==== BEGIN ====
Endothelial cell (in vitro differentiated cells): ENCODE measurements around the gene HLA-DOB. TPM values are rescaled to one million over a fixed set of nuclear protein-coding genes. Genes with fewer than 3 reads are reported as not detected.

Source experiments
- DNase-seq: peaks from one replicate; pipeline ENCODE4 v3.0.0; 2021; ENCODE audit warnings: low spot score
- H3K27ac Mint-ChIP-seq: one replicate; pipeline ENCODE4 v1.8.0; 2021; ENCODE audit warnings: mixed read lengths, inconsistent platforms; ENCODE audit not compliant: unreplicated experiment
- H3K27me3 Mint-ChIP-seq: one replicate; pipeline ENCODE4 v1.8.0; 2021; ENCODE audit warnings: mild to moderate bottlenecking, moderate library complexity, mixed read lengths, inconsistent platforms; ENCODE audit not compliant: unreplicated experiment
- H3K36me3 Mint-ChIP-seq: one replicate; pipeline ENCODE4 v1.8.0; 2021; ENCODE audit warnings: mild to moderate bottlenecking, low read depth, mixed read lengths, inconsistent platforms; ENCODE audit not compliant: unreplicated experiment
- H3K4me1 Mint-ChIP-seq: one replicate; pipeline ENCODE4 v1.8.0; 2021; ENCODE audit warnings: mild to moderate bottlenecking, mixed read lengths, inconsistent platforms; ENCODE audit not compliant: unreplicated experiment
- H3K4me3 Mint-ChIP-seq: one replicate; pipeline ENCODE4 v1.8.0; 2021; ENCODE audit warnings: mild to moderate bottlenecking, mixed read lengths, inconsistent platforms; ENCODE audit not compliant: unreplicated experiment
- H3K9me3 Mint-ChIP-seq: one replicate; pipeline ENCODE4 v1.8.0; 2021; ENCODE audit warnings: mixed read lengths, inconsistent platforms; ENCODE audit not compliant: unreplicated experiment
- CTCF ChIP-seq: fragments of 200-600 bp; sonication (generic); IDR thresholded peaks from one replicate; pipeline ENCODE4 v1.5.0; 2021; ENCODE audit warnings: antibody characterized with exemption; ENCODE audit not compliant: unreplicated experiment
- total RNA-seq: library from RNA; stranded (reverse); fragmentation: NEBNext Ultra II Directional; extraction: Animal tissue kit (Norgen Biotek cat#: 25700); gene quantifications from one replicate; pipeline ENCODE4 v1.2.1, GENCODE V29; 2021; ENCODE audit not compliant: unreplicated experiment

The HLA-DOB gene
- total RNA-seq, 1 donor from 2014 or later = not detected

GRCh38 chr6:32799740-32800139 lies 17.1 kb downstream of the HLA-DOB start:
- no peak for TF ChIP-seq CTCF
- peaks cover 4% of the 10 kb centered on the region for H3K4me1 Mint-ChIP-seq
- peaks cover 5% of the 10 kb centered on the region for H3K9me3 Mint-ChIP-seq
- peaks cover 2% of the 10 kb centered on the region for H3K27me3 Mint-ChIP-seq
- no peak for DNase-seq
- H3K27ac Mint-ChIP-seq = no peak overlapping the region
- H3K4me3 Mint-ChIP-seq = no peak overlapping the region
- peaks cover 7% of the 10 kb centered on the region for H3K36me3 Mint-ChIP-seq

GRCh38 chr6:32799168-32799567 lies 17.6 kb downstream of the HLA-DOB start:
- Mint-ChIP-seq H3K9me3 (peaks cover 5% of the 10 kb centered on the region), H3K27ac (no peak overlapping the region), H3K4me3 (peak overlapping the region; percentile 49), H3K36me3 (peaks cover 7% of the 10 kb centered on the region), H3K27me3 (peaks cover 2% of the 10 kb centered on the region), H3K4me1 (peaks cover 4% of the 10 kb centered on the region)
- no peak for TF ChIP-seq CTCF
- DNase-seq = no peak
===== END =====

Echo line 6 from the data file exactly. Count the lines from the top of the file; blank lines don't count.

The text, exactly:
- H3K36me3 Mint-ChIP-seq: one replicate; pipeline ENCODE4 v1.8.0; 2021; ENCODE audit warnings: mild to moderate bottlenecking, low read depth, mixed read lengths, inconsistent platforms; ENCODE audit not compliant: unreplicated experiment